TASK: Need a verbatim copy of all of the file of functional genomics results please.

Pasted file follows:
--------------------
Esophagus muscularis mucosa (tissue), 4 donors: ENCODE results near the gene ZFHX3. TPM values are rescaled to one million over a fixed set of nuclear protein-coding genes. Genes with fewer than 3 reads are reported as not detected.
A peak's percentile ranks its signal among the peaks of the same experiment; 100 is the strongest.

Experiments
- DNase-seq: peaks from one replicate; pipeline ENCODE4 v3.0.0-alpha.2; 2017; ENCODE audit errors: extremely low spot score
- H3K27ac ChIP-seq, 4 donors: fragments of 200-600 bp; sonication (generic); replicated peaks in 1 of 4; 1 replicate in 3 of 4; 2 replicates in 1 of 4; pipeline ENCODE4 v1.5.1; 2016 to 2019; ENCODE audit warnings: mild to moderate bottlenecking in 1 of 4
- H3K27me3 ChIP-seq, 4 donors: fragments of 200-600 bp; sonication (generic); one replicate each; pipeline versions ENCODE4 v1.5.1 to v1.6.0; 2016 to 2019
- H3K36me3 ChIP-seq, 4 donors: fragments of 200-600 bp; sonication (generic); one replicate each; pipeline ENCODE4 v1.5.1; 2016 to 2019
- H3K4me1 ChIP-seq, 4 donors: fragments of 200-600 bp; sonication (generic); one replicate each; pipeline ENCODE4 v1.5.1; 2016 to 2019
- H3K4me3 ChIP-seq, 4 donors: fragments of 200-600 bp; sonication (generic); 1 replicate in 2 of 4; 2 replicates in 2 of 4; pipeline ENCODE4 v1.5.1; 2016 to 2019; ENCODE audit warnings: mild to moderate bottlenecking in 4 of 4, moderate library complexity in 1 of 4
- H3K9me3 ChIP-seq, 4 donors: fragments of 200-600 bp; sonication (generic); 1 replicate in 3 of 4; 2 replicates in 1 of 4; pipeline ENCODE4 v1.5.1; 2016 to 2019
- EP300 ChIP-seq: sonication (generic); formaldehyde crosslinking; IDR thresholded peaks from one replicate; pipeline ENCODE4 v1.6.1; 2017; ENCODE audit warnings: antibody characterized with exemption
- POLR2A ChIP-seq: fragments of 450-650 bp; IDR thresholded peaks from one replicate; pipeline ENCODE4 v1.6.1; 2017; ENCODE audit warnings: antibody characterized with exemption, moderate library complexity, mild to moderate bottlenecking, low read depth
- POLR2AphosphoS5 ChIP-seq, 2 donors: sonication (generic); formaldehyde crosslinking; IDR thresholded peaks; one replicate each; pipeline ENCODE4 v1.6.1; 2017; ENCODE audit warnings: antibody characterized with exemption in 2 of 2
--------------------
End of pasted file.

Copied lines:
Esophagus muscularis mucosa (tissue), 4 donors: ENCODE results near the gene ZFHX3. TPM values are rescaled to one million over a fixed set of nuclear protein-coding genes. Genes with fewer than 3 reads are reported as not detected.
A peak's percentile ranks its signal among the peaks of the same experiment; 100 is the strongest.

Experiments
- DNase-seq: peaks from one replicate; pipeline ENCODE4 v3.0.0-alpha.2; 2017; ENCODE audit errors: extremely low spot score
- H3K27ac ChIP-seq, 4 donors: fragments of 200-600 bp; sonication (generic); replicated peaks in 1 of 4; 1 replicate in 3 of 4; 2 replicates in 1 of 4; pipeline ENCODE4 v1.5.1; 2016 to 2019; ENCODE audit warnings: mild to moderate bottlenecking in 1 of 4
- H3K27me3 ChIP-seq, 4 donors: fragments of 200-600 bp; sonication (generic); one replicate each; pipeline versions ENCODE4 v1.5.1 to v1.6.0; 2016 to 2019
- H3K36me3 ChIP-seq, 4 donors: fragments of 200-600 bp; sonication (generic); one replicate each; pipeline ENCODE4 v1.5.1; 2016 to 2019
- H3K4me1 ChIP-seq, 4 donors: fragments of 200-600 bp; sonication (generic); one replicate each; pipeline ENCODE4 v1.5.1; 2016 to 2019
- H3K4me3 ChIP-seq, 4 donors: fragments of 200-600 bp; sonication (generic); 1 replicate in 2 of 4; 2 replicates in 2 of 4; pipeline ENCODE4 v1.5.1; 2016 to 2019; ENCODE audit warnings: mild to moderate bottlenecking in 4 of 4, moderate library complexity in 1 of 4
- H3K9me3 ChIP-seq, 4 donors: fragments of 200-600 bp; sonication (generic); 1 replicate in 3 of 4; 2 replicates in 1 of 4; pipeline ENCODE4 v1.5.1; 2016 to 2019
- EP300 ChIP-seq: sonication (generic); formaldehyde crosslinking; IDR thresholded peaks from one replicate; pipeline ENCODE4 v1.6.1; 2017; ENCODE audit warnings: antibody characterized with exemption
- POLR2A ChIP-seq: fragments of 450-650 bp; IDR thresholded peaks from one replicate; pipeline ENCODE4 v1.6.1; 2017; ENCODE audit warnings: antibody characterized with exemption, moderate library complexity, mild to moderate bottlenecking, low read depth
- POLR2AphosphoS5 ChIP-seq, 2 donors: sonication (generic); formaldehyde crosslinking; IDR thresholded peaks; one replicate each; pipeline ENCODE4 v1.6.1; 2017; ENCODE audit warnings: antibody characterized with exemption in 2 of 2